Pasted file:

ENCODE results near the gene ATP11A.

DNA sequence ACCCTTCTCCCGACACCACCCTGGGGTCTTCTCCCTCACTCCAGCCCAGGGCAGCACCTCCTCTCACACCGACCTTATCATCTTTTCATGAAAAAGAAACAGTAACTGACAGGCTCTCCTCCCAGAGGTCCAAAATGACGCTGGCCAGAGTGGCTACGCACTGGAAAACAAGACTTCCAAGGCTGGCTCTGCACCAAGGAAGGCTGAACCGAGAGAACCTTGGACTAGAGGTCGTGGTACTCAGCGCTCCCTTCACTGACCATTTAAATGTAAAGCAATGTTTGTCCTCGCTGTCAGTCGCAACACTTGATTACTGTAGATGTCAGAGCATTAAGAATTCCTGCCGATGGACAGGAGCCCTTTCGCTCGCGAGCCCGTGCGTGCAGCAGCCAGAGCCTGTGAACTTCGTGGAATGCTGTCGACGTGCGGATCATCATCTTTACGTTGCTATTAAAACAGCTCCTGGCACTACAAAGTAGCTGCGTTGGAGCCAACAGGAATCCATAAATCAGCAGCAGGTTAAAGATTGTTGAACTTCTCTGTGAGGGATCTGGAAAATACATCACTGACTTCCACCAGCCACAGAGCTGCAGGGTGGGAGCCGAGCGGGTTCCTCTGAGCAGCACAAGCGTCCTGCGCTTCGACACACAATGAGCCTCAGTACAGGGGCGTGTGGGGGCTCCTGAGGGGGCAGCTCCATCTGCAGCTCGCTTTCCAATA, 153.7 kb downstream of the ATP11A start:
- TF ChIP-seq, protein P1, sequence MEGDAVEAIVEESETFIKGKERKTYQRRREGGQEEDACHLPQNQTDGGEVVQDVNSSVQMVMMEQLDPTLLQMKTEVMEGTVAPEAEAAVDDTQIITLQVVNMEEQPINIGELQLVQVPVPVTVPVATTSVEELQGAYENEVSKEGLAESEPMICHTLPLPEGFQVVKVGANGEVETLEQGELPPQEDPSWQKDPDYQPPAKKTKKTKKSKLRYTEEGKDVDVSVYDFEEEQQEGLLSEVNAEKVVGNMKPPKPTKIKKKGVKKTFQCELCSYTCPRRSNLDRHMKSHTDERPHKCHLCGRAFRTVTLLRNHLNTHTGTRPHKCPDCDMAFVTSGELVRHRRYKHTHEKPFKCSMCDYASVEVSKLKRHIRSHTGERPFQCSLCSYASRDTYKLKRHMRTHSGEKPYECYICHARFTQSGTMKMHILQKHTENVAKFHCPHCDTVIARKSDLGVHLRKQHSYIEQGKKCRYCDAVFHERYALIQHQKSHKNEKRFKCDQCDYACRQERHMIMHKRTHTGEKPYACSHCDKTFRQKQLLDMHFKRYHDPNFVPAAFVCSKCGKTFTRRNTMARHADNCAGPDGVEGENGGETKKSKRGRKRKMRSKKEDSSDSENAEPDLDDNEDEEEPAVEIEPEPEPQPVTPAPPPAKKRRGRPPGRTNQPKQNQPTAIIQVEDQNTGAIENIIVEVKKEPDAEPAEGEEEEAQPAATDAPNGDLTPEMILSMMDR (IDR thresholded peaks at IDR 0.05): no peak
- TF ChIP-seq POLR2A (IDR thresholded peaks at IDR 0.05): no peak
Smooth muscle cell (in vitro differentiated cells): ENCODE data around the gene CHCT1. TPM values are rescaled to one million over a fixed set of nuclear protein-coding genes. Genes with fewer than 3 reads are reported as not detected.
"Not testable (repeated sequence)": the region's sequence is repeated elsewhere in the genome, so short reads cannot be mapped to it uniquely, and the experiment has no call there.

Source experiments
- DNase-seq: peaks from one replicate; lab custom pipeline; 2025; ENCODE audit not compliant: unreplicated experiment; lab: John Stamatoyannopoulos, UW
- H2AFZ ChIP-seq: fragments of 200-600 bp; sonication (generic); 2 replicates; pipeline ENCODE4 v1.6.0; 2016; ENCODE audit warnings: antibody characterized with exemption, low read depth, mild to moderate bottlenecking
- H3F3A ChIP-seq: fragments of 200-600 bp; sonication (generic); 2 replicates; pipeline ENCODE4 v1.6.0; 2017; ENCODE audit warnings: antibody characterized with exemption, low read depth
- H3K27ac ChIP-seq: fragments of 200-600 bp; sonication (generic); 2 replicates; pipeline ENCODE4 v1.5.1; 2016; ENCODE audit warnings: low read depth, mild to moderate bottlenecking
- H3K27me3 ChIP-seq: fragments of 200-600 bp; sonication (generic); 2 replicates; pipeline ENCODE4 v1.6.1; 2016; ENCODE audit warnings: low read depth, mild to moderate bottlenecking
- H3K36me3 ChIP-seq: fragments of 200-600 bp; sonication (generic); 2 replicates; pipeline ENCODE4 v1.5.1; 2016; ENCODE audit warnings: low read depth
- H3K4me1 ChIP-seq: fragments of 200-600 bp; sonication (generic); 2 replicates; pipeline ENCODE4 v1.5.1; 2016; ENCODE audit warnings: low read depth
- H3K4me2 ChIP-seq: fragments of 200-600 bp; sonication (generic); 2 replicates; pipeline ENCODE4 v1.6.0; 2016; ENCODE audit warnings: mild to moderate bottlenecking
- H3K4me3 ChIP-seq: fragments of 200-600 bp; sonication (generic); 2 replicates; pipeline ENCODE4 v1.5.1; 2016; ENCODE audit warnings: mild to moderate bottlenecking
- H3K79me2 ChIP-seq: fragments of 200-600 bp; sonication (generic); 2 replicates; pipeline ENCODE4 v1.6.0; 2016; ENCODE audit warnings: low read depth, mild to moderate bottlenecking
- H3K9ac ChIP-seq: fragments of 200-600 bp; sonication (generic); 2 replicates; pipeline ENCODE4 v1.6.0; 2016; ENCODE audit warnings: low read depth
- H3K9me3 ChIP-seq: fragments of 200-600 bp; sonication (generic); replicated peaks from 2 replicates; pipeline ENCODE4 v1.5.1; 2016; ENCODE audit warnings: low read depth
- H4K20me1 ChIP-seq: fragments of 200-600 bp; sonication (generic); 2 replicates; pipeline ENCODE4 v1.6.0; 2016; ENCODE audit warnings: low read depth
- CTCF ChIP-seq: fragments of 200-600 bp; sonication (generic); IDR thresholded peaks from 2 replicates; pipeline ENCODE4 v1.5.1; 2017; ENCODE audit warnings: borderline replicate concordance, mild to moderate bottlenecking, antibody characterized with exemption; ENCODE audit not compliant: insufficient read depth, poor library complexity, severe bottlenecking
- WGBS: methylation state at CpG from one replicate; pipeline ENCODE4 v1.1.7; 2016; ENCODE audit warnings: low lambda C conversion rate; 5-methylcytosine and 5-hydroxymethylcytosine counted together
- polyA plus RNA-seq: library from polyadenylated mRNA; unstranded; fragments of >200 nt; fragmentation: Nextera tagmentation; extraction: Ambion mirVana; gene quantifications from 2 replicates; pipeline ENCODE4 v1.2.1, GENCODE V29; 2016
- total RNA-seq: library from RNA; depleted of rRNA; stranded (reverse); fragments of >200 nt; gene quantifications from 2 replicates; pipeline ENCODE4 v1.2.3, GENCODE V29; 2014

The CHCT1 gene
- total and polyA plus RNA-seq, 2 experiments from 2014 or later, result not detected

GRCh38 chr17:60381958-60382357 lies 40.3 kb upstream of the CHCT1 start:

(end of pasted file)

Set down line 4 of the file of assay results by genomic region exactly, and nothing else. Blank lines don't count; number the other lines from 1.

- TF ChIP-seq POLR2A (IDR thresholded peaks at IDR 0.05): no peak